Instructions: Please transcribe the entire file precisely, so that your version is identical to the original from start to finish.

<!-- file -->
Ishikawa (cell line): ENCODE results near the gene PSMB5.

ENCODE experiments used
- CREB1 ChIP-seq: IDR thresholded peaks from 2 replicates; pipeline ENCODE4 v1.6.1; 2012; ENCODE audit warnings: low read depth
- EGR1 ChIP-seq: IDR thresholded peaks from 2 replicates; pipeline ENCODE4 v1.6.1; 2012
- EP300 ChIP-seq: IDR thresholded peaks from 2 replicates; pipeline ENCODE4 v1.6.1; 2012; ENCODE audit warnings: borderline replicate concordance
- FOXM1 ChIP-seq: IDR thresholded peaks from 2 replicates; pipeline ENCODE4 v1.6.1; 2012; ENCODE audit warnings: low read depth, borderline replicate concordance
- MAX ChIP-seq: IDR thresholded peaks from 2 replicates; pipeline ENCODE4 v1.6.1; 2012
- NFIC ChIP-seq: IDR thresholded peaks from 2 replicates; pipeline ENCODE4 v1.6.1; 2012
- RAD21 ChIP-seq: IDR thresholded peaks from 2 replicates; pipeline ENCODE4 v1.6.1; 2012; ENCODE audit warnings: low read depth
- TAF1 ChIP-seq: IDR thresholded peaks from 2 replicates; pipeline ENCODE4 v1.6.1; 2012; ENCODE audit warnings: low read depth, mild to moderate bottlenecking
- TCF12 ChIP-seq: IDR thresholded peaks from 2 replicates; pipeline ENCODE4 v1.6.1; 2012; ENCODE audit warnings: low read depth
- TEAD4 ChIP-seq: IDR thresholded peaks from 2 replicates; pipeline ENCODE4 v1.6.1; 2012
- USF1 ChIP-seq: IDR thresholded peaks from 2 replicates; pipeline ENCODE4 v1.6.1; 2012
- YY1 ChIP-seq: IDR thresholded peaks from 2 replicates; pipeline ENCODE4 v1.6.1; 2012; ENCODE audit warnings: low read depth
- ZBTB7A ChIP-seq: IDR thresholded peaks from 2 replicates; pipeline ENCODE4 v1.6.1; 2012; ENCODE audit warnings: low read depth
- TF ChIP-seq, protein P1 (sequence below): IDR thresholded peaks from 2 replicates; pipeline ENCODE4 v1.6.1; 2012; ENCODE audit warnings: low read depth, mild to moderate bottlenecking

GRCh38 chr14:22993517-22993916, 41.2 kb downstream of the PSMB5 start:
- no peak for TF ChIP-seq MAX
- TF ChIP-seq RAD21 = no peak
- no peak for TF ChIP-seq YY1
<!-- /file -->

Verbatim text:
Ishikawa (cell line): ENCODE results near the gene PSMB5.

ENCODE experiments used
- CREB1 ChIP-seq: IDR thresholded peaks from 2 replicates; pipeline ENCODE4 v1.6.1; 2012; ENCODE audit warnings: low read depth
- EGR1 ChIP-seq: IDR thresholded peaks from 2 replicates; pipeline ENCODE4 v1.6.1; 2012
- EP300 ChIP-seq: IDR thresholded peaks from 2 replicates; pipeline ENCODE4 v1.6.1; 2012; ENCODE audit warnings: borderline replicate concordance
- FOXM1 ChIP-seq: IDR thresholded peaks from 2 replicates; pipeline ENCODE4 v1.6.1; 2012; ENCODE audit warnings: low read depth, borderline replicate concordance
- MAX ChIP-seq: IDR thresholded peaks from 2 replicates; pipeline ENCODE4 v1.6.1; 2012
- NFIC ChIP-seq: IDR thresholded peaks from 2 replicates; pipeline ENCODE4 v1.6.1; 2012
- RAD21 ChIP-seq: IDR thresholded peaks from 2 replicates; pipeline ENCODE4 v1.6.1; 2012; ENCODE audit warnings: low read depth
- TAF1 ChIP-seq: IDR thresholded peaks from 2 replicates; pipeline ENCODE4 v1.6.1; 2012; ENCODE audit warnings: low read depth, mild to moderate bottlenecking
- TCF12 ChIP-seq: IDR thresholded peaks from 2 replicates; pipeline ENCODE4 v1.6.1; 2012; ENCODE audit warnings: low read depth
- TEAD4 ChIP-seq: IDR thresholded peaks from 2 replicates; pipeline ENCODE4 v1.6.1; 2012
- USF1 ChIP-seq: IDR thresholded peaks from 2 replicates; pipeline ENCODE4 v1.6.1; 2012
- YY1 ChIP-seq: IDR thresholded peaks from 2 replicates; pipeline ENCODE4 v1.6.1; 2012; ENCODE audit warnings: low read depth
- ZBTB7A ChIP-seq: IDR thresholded peaks from 2 replicates; pipeline ENCODE4 v1.6.1; 2012; ENCODE audit warnings: low read depth
- TF ChIP-seq, protein P1 (sequence below): IDR thresholded peaks from 2 replicates; pipeline ENCODE4 v1.6.1; 2012; ENCODE audit warnings: low read depth, mild to moderate bottlenecking

GRCh38 chr14:22993517-22993916, 41.2 kb downstream of the PSMB5 start:
- no peak for TF ChIP-seq MAX
- TF ChIP-seq RAD21 = no peak
- no peak for TF ChIP-seq YY1